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  naturalist, Thos. Edward (b. 1S14); Rt. Mackenzie
  Daniel (1814-47), the 'Scottish Boz,' student at Mari-
  schal Col. ; Thos. Dempster (1579-1625), historian, stu-
  dent; Archibald Forbes (b. 183S), journalist, student;
  Jn. Forbes (1593-1648), divine, student at King's Col.,
  and minister of St Nicholas ; Pat. Forbes (1564-1635),
  Bishop of Aberdeen from 1618 ; Win. Forsyth (d. 1879),
  poet and journalist ; Sir Alexander Fraser (d. 1681),
  physician to Charles II. , student ; Simon Fraser, Lord
  Lovat (1667-1747), student at King's Col. ; Al. Gerard,
  D.D. (172S-95), educated at Grammar School, student at
  Marischal Col., and professor there of nat. philos. 1752,
  of divinity 1760, minister of Greyfriars 1759, and prof,
  of theology at King's Col. 1771 ; Walter Goodal (1706-
  66), antiquary, student at King's Col. ; Rt. Gordon
  (15S0-1661), geographer and historian, student at Mari-
  schal Col. ; Sir AVm. Grant (1754-1822), solicitor-gene-
  ral and master of the rolls, student at King's Col. ;
  Gilbert Gray (d. 1614), second principal of Marischal
  Col., from 1598; Dav. Gregory (1627-1720), mechanician;
  his brother, James (163S-75), student at Marischal Col.,
  the famous astronomer ; Wm. Guthrie (1701-70), histori-
  cal and miscellaneous writer, student at King's Col. ; Rt.
  Hall (1764-1831), dissenting divine, student ib. ; Rt.
  Hamilton, LL.D. (1743-1829), prof, at Marischal Col. of
  nat. phil. 1779, of math. 17S0-1814 ; Jos. Hume (1777-
  1855), medical student, and M.P. for Aberdeen 1818 ;
  AVm. Hunter (1777-1815), naturalist, student at Mari-
  schal Col. ; Arthur Johnston (1587-1641), Latin poet,
  student and rector of King's Col. ; Jn. Johnston (1570-
  1612), Latin poet, student ib. ; Rev. Ales. Keith, D.D.
  (b. 1791), student at Marischal Col. ; Geo. Keith, fifth
  Earl Marischal (1553-1623), student of King's, and
  founder of Marischal Col. in 1593 ; Bishop Rt. Keith
  (1681-1757), student at Marischal Col. ; John Leslie,
  Bishop of Ross (1526-96), vicar-general of Aberdeen 155S ;
  Jn. Leslie, Bishop of Raphoe (d. 1671), student ; David
  Low, Bishop of Ross (1768-1855), student and LL.D. of
  Marischal Col. ; Geo. Low (1746-95), naturalist, student ;
  Geo. Macdonald (b. 1S24), poet and novelist, student at
  King's Col. ; AVm. Macgillivray, LL.D. (d. 1852), prof,
  of nat. hist, in Marischal Col. from 1841 ; Sir Geo.
  Mackenzie (1636-92), legal antiquary, student ; Ewen
  Maclachlan (1775-1S22), Gaelic poet, bursar of King's
  Col., and head-master of Grammar School 1819 ; Colin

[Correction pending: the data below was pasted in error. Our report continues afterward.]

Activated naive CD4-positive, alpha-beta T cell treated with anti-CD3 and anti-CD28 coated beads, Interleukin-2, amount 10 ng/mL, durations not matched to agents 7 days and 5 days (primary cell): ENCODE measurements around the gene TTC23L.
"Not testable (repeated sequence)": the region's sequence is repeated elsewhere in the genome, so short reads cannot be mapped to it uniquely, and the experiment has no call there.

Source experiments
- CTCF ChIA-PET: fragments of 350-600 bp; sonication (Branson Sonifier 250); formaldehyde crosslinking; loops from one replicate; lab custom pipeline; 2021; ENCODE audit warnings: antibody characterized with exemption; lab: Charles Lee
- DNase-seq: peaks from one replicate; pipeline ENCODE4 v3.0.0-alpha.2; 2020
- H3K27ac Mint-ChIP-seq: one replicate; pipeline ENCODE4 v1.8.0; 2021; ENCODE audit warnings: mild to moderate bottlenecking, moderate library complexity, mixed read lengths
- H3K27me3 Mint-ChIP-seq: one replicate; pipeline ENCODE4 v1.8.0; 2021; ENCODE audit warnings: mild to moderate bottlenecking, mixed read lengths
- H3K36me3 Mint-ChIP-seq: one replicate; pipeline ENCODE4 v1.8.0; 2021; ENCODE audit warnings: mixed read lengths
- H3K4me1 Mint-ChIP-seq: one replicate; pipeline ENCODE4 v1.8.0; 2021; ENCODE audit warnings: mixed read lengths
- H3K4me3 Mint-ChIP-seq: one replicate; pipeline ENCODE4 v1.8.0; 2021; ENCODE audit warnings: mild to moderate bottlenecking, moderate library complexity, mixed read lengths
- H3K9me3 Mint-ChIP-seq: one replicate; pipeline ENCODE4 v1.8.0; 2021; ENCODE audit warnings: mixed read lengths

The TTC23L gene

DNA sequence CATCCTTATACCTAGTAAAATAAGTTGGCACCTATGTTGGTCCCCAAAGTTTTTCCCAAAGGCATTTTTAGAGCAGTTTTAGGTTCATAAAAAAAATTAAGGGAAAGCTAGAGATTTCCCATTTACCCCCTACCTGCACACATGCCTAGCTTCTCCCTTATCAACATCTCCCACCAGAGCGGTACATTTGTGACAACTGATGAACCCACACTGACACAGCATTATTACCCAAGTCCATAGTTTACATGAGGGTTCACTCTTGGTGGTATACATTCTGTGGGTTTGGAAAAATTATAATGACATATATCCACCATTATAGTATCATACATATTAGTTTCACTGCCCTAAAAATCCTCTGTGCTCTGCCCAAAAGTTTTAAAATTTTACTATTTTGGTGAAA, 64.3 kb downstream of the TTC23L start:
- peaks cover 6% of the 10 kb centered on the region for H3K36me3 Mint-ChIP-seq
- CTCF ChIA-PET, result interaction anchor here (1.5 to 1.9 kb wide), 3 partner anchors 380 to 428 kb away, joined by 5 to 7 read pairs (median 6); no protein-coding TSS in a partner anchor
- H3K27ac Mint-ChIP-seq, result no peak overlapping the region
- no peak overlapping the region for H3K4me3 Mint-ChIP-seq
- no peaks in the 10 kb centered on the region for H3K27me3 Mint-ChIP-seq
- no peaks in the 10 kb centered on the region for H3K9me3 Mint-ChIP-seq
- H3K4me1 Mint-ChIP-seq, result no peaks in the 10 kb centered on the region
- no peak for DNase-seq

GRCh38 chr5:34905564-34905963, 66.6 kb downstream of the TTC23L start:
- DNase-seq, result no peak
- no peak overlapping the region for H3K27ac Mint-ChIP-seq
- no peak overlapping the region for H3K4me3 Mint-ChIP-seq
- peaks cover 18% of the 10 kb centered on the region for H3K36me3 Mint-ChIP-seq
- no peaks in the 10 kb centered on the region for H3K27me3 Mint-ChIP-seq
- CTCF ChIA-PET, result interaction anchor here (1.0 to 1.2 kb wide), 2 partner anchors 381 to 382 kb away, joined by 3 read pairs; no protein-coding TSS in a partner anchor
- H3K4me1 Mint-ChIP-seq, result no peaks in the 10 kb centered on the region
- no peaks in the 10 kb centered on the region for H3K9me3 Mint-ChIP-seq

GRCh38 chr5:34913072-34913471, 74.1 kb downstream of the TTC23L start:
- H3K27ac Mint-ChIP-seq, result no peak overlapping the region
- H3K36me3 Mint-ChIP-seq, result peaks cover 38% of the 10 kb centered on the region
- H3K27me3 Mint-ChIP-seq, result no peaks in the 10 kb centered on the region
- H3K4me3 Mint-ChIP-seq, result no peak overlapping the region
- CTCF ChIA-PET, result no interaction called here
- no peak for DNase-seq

Maekurin (169S-1746), math. prof, in Marischal Col.
  1717-25 ; Jn. Maclean, Bishop of Saskatchewan (b.
  1828), student; Jas. Macpherson (173S-96), of Ossian
  celebrity, student at King's Col. 1752 ; David Mallet
  (1700-65), poet, educated at Aberdeen ; Jas. Marr (1700-
  61), M.A. of King's Col. 1721, master of Poor's Hospital
  1742; Jas. Clerk Maxwell (1831-79), prof, of nat. philos.
  in Marischal Col. 1856-60 ; AA T m. Meston (16SS-1745),
  burlesque poet, student at Marischal Col., and teacher
  in Grammar School ; Jn. Pringle Nichol (1804-59),
  astronomer, student at King's Col. ; Alexander Nicoll
  (1793-1828), orientalist, educated at Grammar School
  and Marischal Col. ; Sir- Jas. Outram (1S05-63), Indian
  general, student at Marischal Col. ; AVm. Robinson
  Pirie, D.D. (b. 1S04), divinity professor 1843, principal
  1877 ; Jas. Ramsay (1733-S9), philanthropist, bursar of
  King's CoL ; Thos. Reid (1710-96), metaphysician, stu-
  dent and librarian of Marischal Col., prof, of philos.
  in King's Col. 1752-63; Sir Jn. Rose, Bart. (b. 1S20),
  student at King's Col. ; Alex. Ross (1699-1784), poet,
  M.A. of Marischal Col. 1718; Thos. Ruddirnan (1674-
  1757), Latin grammarian, bursar of King's Col. 1690-
  94; Helenus Scott, M.D. (d. 1821), student; Hy.
  Scougal (1650-7S), prof, of philos. in King's Col. 166*9-
  73; Jas. Sharpe, Archbishop of St Andrews (1613-79),
  student at Marischal Col. ; Bailie Alex. Skene (flo. 1670),
  historian of Aberdeen; Rev. Jn. Skinner (1721-1807),
  poet, bursar of Marischal Col. ; his son, Jn. Skinner
  (1743-1816), student at Marischal Col., and Bishop
  of Aberdeen from 17S4 ; Jn. Spalding (flo. 1624-45),
  commissary clerk and diarist ; and John Stuart, LL. D.
  (1813-77), antiquary, student. It may be added that
  about 1715 Rob Roy was staying with his kinsman,